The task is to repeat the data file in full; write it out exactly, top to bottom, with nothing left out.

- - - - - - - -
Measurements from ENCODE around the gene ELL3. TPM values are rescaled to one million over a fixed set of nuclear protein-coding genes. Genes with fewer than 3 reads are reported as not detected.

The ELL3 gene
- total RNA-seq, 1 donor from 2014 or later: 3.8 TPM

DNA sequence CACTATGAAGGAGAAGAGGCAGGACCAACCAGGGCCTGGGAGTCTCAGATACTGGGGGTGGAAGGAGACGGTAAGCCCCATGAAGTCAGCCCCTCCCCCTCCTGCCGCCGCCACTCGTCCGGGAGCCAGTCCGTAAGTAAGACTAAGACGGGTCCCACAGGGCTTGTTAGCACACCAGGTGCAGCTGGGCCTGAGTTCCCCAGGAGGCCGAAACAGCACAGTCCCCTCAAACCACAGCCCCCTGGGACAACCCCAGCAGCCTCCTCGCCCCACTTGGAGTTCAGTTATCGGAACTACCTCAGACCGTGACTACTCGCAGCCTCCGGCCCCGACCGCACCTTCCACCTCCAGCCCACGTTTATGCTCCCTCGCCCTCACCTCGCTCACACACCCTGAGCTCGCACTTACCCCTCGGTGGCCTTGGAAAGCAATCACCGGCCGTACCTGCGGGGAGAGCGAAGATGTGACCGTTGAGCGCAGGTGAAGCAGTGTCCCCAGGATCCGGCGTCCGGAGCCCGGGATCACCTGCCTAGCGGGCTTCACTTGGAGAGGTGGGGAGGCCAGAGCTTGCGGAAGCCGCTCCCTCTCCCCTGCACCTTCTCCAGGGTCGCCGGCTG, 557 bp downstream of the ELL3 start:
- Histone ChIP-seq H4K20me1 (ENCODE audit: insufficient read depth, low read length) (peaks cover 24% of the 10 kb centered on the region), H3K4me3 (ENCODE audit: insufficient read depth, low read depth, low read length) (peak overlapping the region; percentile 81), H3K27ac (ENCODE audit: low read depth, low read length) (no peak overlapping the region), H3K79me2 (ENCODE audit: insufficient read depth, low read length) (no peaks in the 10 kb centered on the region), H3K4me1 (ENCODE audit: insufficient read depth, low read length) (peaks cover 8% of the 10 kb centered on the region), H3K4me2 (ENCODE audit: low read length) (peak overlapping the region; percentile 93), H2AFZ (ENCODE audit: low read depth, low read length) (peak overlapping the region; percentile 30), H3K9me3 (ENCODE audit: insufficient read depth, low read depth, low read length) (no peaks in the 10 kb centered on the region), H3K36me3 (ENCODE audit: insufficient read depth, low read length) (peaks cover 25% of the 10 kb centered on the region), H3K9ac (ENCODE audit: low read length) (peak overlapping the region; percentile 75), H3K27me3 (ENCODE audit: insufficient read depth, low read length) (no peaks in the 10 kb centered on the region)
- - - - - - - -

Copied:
Measurements from ENCODE around the gene ELL3. TPM values are rescaled to one million over a fixed set of nuclear protein-coding genes. Genes with fewer than 3 reads are reported as not detected.

The ELL3 gene
- total RNA-seq, 1 donor from 2014 or later: 3.8 TPM

DNA sequence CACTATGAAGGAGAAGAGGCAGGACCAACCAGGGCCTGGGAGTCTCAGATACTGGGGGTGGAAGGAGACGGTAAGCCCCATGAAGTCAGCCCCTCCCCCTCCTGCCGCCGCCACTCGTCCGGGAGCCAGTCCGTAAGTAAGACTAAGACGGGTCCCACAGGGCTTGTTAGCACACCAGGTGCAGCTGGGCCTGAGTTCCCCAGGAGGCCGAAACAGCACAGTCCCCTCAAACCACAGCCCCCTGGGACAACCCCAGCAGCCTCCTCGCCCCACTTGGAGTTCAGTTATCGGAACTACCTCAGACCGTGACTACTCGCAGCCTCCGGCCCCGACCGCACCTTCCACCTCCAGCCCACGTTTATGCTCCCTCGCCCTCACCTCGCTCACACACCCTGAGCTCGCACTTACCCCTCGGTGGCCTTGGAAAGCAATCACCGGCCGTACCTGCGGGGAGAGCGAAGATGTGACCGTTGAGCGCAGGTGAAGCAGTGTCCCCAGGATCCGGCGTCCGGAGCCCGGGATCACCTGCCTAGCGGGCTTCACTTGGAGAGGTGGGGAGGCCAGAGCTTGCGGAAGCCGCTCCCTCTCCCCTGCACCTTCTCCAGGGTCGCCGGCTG, 557 bp downstream of the ELL3 start:
- Histone ChIP-seq H4K20me1 (ENCODE audit: insufficient read depth, low read length) (peaks cover 24% of the 10 kb centered on the region), H3K4me3 (ENCODE audit: insufficient read depth, low read depth, low read length) (peak overlapping the region; percentile 81), H3K27ac (ENCODE audit: low read depth, low read length) (no peak overlapping the region), H3K79me2 (ENCODE audit: insufficient read depth, low read length) (no peaks in the 10 kb centered on the region), H3K4me1 (ENCODE audit: insufficient read depth, low read length) (peaks cover 8% of the 10 kb centered on the region), H3K4me2 (ENCODE audit: low read length) (peak overlapping the region; percentile 93), H2AFZ (ENCODE audit: low read depth, low read length) (peak overlapping the region; percentile 30), H3K9me3 (ENCODE audit: insufficient read depth, low read depth, low read length) (no peaks in the 10 kb centered on the region), H3K36me3 (ENCODE audit: insufficient read depth, low read length) (peaks cover 25% of the 10 kb centered on the region), H3K9ac (ENCODE audit: low read length) (peak overlapping the region; percentile 75), H3K27me3 (ENCODE audit: insufficient read depth, low read length) (no peaks in the 10 kb centered on the region)